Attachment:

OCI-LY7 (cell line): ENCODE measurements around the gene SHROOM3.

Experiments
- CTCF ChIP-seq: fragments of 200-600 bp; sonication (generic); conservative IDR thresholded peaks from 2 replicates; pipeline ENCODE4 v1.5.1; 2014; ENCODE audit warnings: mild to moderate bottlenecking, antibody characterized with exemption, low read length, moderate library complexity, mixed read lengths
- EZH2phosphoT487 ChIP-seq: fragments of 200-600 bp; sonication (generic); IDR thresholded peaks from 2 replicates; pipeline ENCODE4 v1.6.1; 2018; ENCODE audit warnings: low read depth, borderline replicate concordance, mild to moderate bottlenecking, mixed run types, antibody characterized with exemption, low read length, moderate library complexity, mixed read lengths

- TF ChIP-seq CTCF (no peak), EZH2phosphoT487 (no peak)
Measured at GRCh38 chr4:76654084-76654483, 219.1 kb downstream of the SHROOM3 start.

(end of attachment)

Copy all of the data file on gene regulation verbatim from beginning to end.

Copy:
OCI-LY7 (cell line): ENCODE measurements around the gene SHROOM3.

Experiments
- CTCF ChIP-seq: fragments of 200-600 bp; sonication (generic); conservative IDR thresholded peaks from 2 replicates; pipeline ENCODE4 v1.5.1; 2014; ENCODE audit warnings: mild to moderate bottlenecking, antibody characterized with exemption, low read length, moderate library complexity, mixed read lengths
- EZH2phosphoT487 ChIP-seq: fragments of 200-600 bp; sonication (generic); IDR thresholded peaks from 2 replicates; pipeline ENCODE4 v1.6.1; 2018; ENCODE audit warnings: low read depth, borderline replicate concordance, mild to moderate bottlenecking, mixed run types, antibody characterized with exemption, low read length, moderate library complexity, mixed read lengths

- TF ChIP-seq CTCF (no peak), EZH2phosphoT487 (no peak)
Measured at GRCh38 chr4:76654084-76654483, 219.1 kb downstream of the SHROOM3 start.